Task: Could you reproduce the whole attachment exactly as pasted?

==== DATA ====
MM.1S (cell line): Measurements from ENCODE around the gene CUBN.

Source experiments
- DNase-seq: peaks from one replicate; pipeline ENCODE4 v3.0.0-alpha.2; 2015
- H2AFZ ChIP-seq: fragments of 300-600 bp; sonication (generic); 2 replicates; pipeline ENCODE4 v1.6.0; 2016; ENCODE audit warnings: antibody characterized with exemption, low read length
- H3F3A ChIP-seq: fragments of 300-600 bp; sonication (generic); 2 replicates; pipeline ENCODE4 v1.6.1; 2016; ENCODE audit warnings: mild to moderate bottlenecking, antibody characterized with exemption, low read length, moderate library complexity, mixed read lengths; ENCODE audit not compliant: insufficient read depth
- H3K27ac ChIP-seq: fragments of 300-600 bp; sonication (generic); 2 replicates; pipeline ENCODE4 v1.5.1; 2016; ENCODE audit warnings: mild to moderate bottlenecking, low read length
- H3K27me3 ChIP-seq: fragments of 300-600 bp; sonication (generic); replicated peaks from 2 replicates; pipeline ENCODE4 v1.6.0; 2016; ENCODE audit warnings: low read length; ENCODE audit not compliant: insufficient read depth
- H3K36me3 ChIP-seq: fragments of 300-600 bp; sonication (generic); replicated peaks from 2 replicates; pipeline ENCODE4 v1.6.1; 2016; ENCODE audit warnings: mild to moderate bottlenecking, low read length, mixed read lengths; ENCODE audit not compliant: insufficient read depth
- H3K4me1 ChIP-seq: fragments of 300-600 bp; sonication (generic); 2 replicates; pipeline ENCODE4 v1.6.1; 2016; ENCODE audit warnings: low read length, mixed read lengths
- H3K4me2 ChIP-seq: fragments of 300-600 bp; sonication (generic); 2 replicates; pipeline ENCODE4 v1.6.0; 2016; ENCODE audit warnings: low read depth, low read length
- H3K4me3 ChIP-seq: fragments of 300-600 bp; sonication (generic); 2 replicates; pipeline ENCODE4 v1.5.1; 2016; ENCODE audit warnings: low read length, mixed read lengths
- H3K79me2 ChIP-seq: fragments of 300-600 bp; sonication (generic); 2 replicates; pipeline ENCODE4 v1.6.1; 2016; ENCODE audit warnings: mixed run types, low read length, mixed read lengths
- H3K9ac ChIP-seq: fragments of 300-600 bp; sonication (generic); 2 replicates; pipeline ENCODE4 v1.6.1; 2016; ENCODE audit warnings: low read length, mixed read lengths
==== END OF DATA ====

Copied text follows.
MM.1S (cell line): Measurements from ENCODE around the gene CUBN.

Source experiments
- DNase-seq: peaks from one replicate; pipeline ENCODE4 v3.0.0-alpha.2; 2015
- H2AFZ ChIP-seq: fragments of 300-600 bp; sonication (generic); 2 replicates; pipeline ENCODE4 v1.6.0; 2016; ENCODE audit warnings: antibody characterized with exemption, low read length
- H3F3A ChIP-seq: fragments of 300-600 bp; sonication (generic); 2 replicates; pipeline ENCODE4 v1.6.1; 2016; ENCODE audit warnings: mild to moderate bottlenecking, antibody characterized with exemption, low read length, moderate library complexity, mixed read lengths; ENCODE audit not compliant: insufficient read depth
- H3K27ac ChIP-seq: fragments of 300-600 bp; sonication (generic); 2 replicates; pipeline ENCODE4 v1.5.1; 2016; ENCODE audit warnings: mild to moderate bottlenecking, low read length
- H3K27me3 ChIP-seq: fragments of 300-600 bp; sonication (generic); replicated peaks from 2 replicates; pipeline ENCODE4 v1.6.0; 2016; ENCODE audit warnings: low read length; ENCODE audit not compliant: insufficient read depth
- H3K36me3 ChIP-seq: fragments of 300-600 bp; sonication (generic); replicated peaks from 2 replicates; pipeline ENCODE4 v1.6.1; 2016; ENCODE audit warnings: mild to moderate bottlenecking, low read length, mixed read lengths; ENCODE audit not compliant: insufficient read depth
- H3K4me1 ChIP-seq: fragments of 300-600 bp; sonication (generic); 2 replicates; pipeline ENCODE4 v1.6.1; 2016; ENCODE audit warnings: low read length, mixed read lengths
- H3K4me2 ChIP-seq: fragments of 300-600 bp; sonication (generic); 2 replicates; pipeline ENCODE4 v1.6.0; 2016; ENCODE audit warnings: low read depth, low read length
- H3K4me3 ChIP-seq: fragments of 300-600 bp; sonication (generic); 2 replicates; pipeline ENCODE4 v1.5.1; 2016; ENCODE audit warnings: low read length, mixed read lengths
- H3K79me2 ChIP-seq: fragments of 300-600 bp; sonication (generic); 2 replicates; pipeline ENCODE4 v1.6.1; 2016; ENCODE audit warnings: mixed run types, low read length, mixed read lengths
- H3K9ac ChIP-seq: fragments of 300-600 bp; sonication (generic); 2 replicates; pipeline ENCODE4 v1.6.1; 2016; ENCODE audit warnings: low read length, mixed read lengths